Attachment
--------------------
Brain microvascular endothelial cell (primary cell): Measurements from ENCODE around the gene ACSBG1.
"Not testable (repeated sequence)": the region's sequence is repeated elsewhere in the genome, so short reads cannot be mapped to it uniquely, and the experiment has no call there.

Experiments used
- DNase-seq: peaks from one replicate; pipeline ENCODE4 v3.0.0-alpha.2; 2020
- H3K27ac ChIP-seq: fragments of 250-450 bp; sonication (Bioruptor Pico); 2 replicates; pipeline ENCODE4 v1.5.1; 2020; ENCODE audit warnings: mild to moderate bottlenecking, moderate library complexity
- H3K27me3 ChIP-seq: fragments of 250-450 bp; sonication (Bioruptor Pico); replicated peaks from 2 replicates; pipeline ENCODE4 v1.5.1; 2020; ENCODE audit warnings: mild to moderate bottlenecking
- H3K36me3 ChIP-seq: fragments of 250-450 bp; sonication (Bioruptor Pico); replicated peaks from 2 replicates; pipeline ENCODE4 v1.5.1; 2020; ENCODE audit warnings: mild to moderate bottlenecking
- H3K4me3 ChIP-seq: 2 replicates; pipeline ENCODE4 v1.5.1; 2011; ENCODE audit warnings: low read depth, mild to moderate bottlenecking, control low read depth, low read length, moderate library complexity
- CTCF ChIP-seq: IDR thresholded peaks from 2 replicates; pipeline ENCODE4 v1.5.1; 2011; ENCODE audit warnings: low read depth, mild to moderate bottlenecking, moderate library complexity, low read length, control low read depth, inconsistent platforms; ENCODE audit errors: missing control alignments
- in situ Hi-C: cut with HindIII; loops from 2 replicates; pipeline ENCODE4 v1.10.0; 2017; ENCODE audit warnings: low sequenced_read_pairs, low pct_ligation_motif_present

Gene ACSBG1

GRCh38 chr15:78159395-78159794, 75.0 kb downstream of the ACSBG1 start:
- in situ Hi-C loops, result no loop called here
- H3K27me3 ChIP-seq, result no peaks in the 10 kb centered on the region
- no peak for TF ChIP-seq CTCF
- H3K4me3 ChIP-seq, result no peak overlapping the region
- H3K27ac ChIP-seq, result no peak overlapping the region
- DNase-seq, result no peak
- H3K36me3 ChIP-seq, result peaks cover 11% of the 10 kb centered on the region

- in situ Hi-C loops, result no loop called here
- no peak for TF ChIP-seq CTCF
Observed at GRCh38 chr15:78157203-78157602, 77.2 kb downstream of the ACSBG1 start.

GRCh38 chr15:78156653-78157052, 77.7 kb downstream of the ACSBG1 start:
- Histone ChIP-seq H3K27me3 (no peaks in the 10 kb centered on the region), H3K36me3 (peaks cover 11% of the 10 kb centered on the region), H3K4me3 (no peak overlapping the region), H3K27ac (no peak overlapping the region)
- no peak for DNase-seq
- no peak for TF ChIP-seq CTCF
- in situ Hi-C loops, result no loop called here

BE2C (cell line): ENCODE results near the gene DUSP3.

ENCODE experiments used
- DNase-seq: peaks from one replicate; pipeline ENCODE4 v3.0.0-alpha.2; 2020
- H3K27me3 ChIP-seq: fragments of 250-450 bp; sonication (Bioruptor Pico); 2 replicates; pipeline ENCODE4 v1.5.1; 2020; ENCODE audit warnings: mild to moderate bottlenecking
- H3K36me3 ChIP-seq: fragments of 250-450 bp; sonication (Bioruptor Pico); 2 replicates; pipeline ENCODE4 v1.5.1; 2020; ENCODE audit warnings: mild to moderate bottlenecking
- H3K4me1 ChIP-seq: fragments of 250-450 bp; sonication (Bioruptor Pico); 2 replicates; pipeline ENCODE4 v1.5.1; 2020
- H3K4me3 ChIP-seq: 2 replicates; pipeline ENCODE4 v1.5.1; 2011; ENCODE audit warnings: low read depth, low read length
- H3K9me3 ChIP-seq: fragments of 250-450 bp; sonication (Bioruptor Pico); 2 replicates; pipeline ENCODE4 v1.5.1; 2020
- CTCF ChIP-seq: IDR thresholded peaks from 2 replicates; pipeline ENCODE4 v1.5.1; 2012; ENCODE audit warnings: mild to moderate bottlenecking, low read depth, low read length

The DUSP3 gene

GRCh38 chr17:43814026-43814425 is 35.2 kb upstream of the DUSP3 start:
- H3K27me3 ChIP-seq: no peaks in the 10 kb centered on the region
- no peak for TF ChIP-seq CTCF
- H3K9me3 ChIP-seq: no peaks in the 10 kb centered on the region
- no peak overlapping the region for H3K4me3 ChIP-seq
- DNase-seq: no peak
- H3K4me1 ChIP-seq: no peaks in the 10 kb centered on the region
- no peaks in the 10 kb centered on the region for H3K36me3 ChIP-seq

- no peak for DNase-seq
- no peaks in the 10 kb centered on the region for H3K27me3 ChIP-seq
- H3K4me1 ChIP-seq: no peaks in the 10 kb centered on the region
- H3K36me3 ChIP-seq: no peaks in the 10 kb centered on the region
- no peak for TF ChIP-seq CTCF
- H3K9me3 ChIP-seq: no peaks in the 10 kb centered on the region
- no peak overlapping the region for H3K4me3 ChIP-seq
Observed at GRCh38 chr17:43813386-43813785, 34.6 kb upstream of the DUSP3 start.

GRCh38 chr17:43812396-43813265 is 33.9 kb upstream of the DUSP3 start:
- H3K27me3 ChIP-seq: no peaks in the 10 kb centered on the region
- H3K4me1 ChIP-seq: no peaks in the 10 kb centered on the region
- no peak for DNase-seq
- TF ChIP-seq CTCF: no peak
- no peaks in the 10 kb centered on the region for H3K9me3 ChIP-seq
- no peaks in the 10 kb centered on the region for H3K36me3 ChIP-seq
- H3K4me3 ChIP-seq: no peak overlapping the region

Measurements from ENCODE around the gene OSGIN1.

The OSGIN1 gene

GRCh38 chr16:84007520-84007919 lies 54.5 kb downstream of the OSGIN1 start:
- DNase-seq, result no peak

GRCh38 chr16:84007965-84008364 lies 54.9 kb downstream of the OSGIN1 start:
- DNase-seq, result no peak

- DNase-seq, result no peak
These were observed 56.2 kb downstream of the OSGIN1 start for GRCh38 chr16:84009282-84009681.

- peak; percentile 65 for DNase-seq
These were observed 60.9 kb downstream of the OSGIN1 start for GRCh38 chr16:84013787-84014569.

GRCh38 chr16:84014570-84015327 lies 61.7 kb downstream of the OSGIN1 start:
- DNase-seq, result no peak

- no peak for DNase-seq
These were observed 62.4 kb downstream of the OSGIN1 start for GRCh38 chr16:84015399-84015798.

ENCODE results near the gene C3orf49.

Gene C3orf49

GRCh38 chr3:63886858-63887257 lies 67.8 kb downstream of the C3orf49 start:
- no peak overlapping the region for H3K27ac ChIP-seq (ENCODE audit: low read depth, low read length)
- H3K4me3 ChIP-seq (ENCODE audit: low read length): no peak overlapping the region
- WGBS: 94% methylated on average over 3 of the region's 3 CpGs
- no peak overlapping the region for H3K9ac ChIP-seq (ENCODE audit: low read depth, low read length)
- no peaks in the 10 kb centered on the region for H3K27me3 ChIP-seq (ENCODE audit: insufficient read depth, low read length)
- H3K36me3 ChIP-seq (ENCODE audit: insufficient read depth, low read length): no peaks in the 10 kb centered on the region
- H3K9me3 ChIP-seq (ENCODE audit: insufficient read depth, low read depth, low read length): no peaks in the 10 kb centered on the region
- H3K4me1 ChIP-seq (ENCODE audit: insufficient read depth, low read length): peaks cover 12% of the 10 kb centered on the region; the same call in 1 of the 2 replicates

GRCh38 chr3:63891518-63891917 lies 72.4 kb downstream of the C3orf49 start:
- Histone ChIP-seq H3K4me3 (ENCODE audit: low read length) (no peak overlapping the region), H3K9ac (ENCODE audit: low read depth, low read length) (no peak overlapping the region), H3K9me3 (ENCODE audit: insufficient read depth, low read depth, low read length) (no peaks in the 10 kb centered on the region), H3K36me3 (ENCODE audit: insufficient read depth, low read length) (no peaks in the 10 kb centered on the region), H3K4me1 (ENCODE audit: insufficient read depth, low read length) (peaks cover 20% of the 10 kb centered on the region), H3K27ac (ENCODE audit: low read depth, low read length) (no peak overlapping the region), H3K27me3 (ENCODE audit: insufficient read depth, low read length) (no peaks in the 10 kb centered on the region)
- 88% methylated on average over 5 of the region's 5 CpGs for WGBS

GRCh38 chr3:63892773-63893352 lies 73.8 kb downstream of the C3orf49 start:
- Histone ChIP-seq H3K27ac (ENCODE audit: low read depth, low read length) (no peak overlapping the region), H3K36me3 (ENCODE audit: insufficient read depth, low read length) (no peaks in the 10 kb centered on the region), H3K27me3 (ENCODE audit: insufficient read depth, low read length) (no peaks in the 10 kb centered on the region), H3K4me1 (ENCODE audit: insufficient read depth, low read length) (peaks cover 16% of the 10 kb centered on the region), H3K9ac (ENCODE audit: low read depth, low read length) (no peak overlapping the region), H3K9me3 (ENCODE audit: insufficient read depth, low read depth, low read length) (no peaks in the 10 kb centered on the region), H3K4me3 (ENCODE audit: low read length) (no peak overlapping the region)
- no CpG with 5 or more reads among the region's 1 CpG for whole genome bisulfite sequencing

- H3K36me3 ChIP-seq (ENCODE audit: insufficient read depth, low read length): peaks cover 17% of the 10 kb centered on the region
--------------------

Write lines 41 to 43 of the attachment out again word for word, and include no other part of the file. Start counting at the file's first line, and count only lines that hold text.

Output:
- H3K9me3 ChIP-seq: no peaks in the 10 kb centered on the region
- no peak overlapping the region for H3K4me3 ChIP-seq
- DNase-seq: no peak